Wednesday, August 31, 2016

Fagin Is Alive And Living In Chicago

Fagin of the Dickens era
Oliver Twist ran with a rough crowd during his abandoned orphan days. You remember the classic Dickens tale, about the waif who had to survive the mean streets of London during the Victorian era. He was taken in by a man named Fagin, a master of young thieves who taught such skills as pocket picking.

Fagin might be a fictional character, but he's come to life in Chicago.

Fagin earned a living by sending his army of boys out into the better areas, the places where Londoners had money, and the gang dutifully committed their robberies and brought the goods back to Fagin. In return, they gained a roof over their heads and food in their bellies, and isn't that what survival is all about?

A group of six boys is thought to be responsible for a string of strong-arm robberies that took place in Chicago on Monday. The teens worked in unison to get their intended victim into a headlock, hold a knife to the victim's throat, and demand cell phones and credit cards. They went off on their spree during after school hours, and even went so far as to target a thirteen-year-old who was watching a track meet.

They worked an area of the city that is home to the more well-to-do of Chicago, the upper middle class who can afford to buy restored Victorian rowhouses. This being Chicago, those denizens of the comfortable enclaves aren't carrying weapons, either, making them that much more vulnerable. The attacks were quick, get in and get out, and once the criminals had the goods they jumped into a nearby car where the modern day Fagin was waiting.

Pretty brazen, but not unlike Fagin's crew doing their dirty work in crowded places. Of course, Fagin's boys were more about the quiet crime, the stealth of a wallet from a pocket without the victim any the wiser.

Part of their strategy is the sudden attack, leaving the victim too shocked and frightened to really get a good look at the perpetrators. It's no easy thing to tell the police what the boys looked like after that kind of assault, and about all that is known is that the thieves are teen-aged and their getaway driver is a man in his early twenties.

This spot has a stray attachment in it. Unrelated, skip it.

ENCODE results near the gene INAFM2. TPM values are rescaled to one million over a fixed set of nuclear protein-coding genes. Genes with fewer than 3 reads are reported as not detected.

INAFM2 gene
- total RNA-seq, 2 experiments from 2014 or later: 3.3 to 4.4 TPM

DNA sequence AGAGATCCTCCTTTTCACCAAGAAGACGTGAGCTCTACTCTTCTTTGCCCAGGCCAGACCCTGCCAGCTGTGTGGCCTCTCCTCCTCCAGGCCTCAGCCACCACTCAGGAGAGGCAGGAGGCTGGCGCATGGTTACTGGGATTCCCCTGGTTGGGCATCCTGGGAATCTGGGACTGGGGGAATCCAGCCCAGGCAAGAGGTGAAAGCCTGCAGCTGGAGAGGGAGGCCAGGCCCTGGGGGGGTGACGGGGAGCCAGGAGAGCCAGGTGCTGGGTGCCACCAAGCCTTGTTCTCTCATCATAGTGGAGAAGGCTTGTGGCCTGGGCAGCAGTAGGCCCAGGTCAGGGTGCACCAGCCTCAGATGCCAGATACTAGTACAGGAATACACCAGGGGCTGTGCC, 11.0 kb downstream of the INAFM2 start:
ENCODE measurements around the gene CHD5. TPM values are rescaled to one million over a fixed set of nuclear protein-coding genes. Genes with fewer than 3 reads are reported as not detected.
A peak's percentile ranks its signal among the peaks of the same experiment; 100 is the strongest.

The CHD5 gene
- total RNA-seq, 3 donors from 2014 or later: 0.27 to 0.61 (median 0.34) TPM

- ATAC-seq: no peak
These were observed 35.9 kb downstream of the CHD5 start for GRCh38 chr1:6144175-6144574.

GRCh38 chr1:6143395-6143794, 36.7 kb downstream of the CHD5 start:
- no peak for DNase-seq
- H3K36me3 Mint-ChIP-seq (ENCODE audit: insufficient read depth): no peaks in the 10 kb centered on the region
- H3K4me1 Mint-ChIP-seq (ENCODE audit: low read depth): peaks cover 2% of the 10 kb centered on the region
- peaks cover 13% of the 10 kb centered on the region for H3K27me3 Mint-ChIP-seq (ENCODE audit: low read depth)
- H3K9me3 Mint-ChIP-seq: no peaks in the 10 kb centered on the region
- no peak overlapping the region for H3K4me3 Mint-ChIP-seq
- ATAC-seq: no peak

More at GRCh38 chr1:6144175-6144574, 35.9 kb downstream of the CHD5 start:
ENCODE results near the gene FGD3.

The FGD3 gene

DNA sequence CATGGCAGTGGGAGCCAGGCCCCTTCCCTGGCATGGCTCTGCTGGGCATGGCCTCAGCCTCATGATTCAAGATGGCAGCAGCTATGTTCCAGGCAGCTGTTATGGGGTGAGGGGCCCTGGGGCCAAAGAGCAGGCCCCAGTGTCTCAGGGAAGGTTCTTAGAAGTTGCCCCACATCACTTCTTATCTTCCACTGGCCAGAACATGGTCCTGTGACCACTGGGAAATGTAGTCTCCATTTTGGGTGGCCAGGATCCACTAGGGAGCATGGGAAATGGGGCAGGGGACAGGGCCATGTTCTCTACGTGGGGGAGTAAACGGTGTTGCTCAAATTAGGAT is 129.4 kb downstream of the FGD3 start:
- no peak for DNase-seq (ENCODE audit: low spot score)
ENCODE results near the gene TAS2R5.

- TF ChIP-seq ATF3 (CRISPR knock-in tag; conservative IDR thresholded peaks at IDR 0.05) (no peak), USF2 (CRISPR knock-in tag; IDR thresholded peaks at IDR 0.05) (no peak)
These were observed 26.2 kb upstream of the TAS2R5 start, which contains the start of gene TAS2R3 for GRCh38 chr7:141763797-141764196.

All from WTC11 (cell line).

Probably not Jewish, like Dickens' Fagin, but of more modern stereotype. The police are looking for a black man.

And six boys who were taught how to pull off robberies and take small things that can be fenced at the less ethical cell phones stores that dot the poor neighborhoods of Chicago. As for the credit card thefts, they might be able to fill up the getaway car with gas, assuming they figured out that the zip code needed to unlock the gas pump was most likely the zip code for the area from which they stole the card. Even someone stunned by a crime would think to call the credit card company and cancel their account immediately, rendering the card useless for any kind of major purchase.

Like Fagin's crew, the riches are paltry and stealing five or six cell phones isn't going to put a lot of money in anyone's pockets.

But it's a start.

What's next? Six boys running into high-end shops, grabbing what expensive merchandise they can carry, and then making a dash for Fagin's little Nissan car?

Maybe. If today's Fagin is creative enough. Otherwise, his army of thieves might get a little restless with the paltry rewards after a hard day's toil. The business model may need some tweaking. Like adding in a little breaking and entering, swiping of expensive silver or jewelry. So many possibilities for a clever mastermind.

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